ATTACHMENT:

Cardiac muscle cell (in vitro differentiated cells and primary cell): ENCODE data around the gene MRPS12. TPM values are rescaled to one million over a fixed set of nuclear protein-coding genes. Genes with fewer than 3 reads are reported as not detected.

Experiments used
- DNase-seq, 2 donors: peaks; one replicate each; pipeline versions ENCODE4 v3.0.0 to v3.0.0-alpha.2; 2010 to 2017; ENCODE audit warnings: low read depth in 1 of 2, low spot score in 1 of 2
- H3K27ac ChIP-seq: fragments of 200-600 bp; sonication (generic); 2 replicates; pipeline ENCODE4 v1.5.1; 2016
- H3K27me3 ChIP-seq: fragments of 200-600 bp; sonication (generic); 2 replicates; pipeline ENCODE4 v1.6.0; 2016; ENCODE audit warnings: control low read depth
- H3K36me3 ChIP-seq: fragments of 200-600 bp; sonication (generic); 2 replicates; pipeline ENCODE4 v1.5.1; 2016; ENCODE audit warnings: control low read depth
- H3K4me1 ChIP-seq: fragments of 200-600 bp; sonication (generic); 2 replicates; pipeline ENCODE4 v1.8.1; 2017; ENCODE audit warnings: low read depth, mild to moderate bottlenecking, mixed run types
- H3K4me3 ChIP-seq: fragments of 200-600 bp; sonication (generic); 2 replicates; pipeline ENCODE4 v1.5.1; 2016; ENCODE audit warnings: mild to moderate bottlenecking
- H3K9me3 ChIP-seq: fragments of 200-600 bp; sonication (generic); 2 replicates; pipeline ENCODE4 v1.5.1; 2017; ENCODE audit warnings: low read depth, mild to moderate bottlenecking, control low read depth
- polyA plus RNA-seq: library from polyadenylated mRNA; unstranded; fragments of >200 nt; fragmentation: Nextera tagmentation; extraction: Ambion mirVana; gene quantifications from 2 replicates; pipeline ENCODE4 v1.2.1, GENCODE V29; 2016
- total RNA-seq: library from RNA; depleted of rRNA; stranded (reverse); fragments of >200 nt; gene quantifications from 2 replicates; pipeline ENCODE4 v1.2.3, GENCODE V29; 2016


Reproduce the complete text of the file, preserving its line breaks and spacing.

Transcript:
Cardiac muscle cell (in vitro differentiated cells and primary cell): ENCODE data around the gene MRPS12. TPM values are rescaled to one million over a fixed set of nuclear protein-coding genes. Genes with fewer than 3 reads are reported as not detected.

Experiments used
- DNase-seq, 2 donors: peaks; one replicate each; pipeline versions ENCODE4 v3.0.0 to v3.0.0-alpha.2; 2010 to 2017; ENCODE audit warnings: low read depth in 1 of 2, low spot score in 1 of 2
- H3K27ac ChIP-seq: fragments of 200-600 bp; sonication (generic); 2 replicates; pipeline ENCODE4 v1.5.1; 2016
- H3K27me3 ChIP-seq: fragments of 200-600 bp; sonication (generic); 2 replicates; pipeline ENCODE4 v1.6.0; 2016; ENCODE audit warnings: control low read depth
- H3K36me3 ChIP-seq: fragments of 200-600 bp; sonication (generic); 2 replicates; pipeline ENCODE4 v1.5.1; 2016; ENCODE audit warnings: control low read depth
- H3K4me1 ChIP-seq: fragments of 200-600 bp; sonication (generic); 2 replicates; pipeline ENCODE4 v1.8.1; 2017; ENCODE audit warnings: low read depth, mild to moderate bottlenecking, mixed run types
- H3K4me3 ChIP-seq: fragments of 200-600 bp; sonication (generic); 2 replicates; pipeline ENCODE4 v1.5.1; 2016; ENCODE audit warnings: mild to moderate bottlenecking
- H3K9me3 ChIP-seq: fragments of 200-600 bp; sonication (generic); 2 replicates; pipeline ENCODE4 v1.5.1; 2017; ENCODE audit warnings: low read depth, mild to moderate bottlenecking, control low read depth
- polyA plus RNA-seq: library from polyadenylated mRNA; unstranded; fragments of >200 nt; fragmentation: Nextera tagmentation; extraction: Ambion mirVana; gene quantifications from 2 replicates; pipeline ENCODE4 v1.2.1, GENCODE V29; 2016
- total RNA-seq: library from RNA; depleted of rRNA; stranded (reverse); fragments of >200 nt; gene quantifications from 2 replicates; pipeline ENCODE4 v1.2.3, GENCODE V29; 2016